On Monday evening students in an ethnobotany class at the University of the Virgin Islands presented first-of-its-kind research for the territory that explores the relationship between its diverse plants and people. The project is helping build momentum for more research of this nature in the islands.
Ethnobotany is a cross between ethnology, or the study of culture, and botany. It largely centers around how humans value plants, drawing on beliefs, culture and language. Working together as a group, the 28-person class collected local plants, developed research questions, interviewed local elders and completed a literature review.
“This is the first time this type of research has been done on this level in the V.I.” said the course’s professor, Sandy Wyllie-Echeverria. According to him, the objective of the class was to acquaint students with the theories and methods that set ethnobotany apart as a unique science.
A few other works have been written on plants and their uses in the V.I., namely
Traditional Medicinal Plants of St. Croix, St. Thomas and St. John by Tony Thomas, as well as Herbs & Proverbs of the Virgin Islands by Arona Peterson, but they haven’t been done in a scientific format like the student-led research.
For the project, the students randomly selected five plants – aloe vera, pigeon pea, genip, hati, and worm grass – all of which grow in the V.I. but are of African origin. Choosing African species allowed students to understand the cultural ties that former slaves must have had to them when they brought the plants to the Caribbean.
From there, the students collected samples of the plants from around the UVI campus in order to create dry plant pressings on paper, which preserve their look and color. The students scientifically described each plant’s anatomy, noting things like the shape and color of leaves, stems and flowers.
“When you’re pressing plants, it’s an art. People do this for a living, because they want to preserve it for future generations, to keep it for years to come,” said Krislen Tison, a senior studying biology and genetics.
The students carefully designed the interview questions per guidance from an ethics review board that advised the students on how to write open questions that don’t probe the person being interviewed for a specific answer.
The pressings were then shown to elders in the St. Thomas community who where chosen because of their knowledge of local plants. All the plant pressings were laid out on a table in front of the interviewees while they were asked questions like, “What do you call each plant you recognize” and “How is this plant used?”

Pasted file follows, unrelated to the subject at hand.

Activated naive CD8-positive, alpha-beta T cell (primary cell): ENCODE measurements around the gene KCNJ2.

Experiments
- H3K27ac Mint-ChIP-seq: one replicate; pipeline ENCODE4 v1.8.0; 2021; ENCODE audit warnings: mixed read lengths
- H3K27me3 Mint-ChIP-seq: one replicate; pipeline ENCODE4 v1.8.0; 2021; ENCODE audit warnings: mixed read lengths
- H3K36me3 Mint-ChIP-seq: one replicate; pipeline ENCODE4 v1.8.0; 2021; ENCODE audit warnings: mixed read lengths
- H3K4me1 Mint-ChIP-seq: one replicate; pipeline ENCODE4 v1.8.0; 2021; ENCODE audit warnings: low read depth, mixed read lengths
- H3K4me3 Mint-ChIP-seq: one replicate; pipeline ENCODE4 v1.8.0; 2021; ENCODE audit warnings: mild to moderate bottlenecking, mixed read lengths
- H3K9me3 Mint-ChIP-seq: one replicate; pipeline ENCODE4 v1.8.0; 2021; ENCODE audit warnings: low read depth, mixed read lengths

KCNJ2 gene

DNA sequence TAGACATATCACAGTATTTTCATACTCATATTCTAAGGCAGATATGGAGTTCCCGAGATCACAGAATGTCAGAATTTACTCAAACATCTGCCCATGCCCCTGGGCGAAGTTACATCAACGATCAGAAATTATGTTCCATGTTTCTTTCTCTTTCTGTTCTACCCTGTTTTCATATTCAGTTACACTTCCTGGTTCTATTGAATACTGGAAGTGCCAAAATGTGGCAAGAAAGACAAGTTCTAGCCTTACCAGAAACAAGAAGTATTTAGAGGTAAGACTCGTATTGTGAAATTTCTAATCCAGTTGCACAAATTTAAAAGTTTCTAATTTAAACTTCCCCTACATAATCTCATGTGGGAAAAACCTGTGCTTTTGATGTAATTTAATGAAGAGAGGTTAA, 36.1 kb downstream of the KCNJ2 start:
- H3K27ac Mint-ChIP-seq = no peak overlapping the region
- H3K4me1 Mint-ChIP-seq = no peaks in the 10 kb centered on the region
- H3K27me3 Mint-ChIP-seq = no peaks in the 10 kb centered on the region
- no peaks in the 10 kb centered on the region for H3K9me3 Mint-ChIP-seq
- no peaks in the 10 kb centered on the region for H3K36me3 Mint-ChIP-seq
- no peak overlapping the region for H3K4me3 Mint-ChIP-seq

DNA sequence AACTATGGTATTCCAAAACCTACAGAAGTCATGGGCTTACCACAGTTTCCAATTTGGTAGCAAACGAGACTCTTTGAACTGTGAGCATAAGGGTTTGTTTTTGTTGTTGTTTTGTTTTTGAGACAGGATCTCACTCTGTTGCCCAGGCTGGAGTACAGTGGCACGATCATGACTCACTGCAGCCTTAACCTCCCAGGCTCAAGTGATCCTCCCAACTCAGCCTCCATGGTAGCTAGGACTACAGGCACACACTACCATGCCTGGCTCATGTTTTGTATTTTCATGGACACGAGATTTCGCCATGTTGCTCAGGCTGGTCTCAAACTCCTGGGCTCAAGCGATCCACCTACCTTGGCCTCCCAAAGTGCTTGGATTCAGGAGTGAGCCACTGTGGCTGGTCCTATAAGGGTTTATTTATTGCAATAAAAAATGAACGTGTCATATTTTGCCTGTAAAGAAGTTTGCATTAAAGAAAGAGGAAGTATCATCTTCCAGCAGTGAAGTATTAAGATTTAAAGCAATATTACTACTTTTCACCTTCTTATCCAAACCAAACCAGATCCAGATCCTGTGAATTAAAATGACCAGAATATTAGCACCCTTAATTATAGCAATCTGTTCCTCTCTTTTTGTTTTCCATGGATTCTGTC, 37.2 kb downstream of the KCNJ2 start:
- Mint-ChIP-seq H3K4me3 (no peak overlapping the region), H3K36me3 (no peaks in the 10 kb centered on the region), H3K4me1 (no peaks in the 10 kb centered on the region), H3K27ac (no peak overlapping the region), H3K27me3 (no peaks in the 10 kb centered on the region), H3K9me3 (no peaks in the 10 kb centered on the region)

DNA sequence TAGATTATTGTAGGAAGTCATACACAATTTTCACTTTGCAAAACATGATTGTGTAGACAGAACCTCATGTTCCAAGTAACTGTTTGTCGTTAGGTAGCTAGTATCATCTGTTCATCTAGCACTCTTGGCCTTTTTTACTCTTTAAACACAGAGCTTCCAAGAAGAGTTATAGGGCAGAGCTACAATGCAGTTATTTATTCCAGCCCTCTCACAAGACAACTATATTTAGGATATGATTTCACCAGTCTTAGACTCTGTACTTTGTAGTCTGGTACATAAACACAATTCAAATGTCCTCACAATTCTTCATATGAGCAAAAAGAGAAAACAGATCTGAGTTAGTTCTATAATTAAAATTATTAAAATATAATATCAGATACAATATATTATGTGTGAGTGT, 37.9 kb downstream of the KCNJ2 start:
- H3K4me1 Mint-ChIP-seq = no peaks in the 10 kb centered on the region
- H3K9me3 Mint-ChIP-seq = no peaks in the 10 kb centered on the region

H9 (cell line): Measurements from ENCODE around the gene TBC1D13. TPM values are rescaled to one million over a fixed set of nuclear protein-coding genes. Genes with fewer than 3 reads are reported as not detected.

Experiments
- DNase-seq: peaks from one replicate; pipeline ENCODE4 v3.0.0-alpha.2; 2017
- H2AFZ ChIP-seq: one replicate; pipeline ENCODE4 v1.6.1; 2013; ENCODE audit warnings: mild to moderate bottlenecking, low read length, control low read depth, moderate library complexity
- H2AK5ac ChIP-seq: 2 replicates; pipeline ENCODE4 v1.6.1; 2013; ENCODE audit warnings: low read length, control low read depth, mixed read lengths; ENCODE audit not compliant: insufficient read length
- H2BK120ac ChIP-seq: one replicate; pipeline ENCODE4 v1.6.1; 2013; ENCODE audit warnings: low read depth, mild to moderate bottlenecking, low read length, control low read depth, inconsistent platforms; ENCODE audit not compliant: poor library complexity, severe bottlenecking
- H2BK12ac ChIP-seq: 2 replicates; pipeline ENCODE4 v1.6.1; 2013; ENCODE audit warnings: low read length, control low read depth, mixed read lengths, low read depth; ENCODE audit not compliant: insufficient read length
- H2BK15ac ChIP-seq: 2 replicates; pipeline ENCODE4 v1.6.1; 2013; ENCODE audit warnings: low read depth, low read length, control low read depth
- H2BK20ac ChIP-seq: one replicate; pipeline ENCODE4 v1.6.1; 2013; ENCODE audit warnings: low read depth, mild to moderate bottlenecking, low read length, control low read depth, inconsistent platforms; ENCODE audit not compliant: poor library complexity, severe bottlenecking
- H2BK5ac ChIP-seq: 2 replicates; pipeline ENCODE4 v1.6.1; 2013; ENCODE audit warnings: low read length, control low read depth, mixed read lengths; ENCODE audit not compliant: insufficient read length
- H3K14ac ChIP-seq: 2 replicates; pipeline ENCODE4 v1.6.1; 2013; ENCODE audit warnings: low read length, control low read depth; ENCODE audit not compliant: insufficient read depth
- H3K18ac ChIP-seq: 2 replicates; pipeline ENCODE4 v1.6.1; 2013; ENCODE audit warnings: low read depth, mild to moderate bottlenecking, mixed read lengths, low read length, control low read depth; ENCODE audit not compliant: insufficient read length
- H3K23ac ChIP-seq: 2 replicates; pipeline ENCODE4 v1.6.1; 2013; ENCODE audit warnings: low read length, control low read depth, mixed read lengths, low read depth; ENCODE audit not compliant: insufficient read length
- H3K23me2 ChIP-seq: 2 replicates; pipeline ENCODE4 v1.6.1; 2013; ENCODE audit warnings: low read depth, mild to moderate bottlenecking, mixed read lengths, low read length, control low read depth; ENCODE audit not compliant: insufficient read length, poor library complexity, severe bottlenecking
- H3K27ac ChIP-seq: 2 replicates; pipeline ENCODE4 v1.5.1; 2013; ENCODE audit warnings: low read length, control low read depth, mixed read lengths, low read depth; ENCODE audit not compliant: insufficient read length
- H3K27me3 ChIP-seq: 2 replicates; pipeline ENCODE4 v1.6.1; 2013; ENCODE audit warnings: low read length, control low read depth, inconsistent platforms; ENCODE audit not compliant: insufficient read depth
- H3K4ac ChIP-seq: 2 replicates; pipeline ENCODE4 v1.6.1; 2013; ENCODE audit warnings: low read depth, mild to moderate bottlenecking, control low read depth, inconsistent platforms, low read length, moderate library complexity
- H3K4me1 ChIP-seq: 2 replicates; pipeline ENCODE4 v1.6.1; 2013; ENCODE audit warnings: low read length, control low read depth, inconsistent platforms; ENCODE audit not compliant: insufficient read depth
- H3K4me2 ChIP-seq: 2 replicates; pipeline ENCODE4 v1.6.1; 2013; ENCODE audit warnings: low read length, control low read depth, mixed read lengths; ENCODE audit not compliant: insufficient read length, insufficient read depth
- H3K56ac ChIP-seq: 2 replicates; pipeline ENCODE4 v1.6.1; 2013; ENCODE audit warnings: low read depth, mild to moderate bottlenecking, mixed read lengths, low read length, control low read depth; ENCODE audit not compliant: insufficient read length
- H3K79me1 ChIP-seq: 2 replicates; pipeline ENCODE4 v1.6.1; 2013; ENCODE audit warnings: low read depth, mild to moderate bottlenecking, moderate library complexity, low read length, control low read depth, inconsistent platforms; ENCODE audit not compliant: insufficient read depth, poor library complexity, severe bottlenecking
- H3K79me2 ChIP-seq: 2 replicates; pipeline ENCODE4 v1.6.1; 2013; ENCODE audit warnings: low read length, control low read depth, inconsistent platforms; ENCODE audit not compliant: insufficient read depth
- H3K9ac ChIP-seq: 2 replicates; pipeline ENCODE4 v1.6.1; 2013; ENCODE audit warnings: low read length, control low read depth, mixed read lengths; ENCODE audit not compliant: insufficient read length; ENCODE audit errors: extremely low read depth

One student in the class interviewed his grandmother, who recognized the pigeon peas right away. She said they generally grow along fences and she knew about them, since she prepared them in soups before. Her advice about genips? “Don’t eat too much, they’ll back you up,” she said.
“It seems like a lot of the information has skipped a generation, since many of the students spoke with their grandparents and not their parents,” Wyllie-Echeverria said.
Another interviewee identified aloe and said it was good for everything like hair, burns and stomach issues, while noting pigeon pea is effective at treating mouth sores.
A literature review rounded out the project, with students finding that there haven’t been any ethnobotanical academic papers written on the V.I. and that more Caribbean-focused academic papers have been published since 2000, an indication of the growing interest in the field.
“When this special topics class opened, we all rushed to sign up for it,” said Tison. “The content was phenomenal and all the theory we used has real world application,” she added.
Jamisha Francis, a junior studying biology, said she enjoyed the class, since it was relative to her culture. “We also learned about cultural relativism and why it’s important to have respect for all viewpoints,” she said.
Antonio Farchette, a senior studying marine biology, said what he learned in the class will help him in his career. “I can see using the plant pressing method if I collect and study marine plant species,” he said.
Working with the students, Wyllie-Echeverria plans to turn this research into an academic paper. He also hopes to continue doing ethnobotanical research in the V.I. and to hold a public discussion on the subject in early 2016.
“I really think there’s an opportunity to build on this research and learn more about the history of the people of the territory’s relationships with plants,” he said. “I’m immensely proud of my students for what they accomplished together.”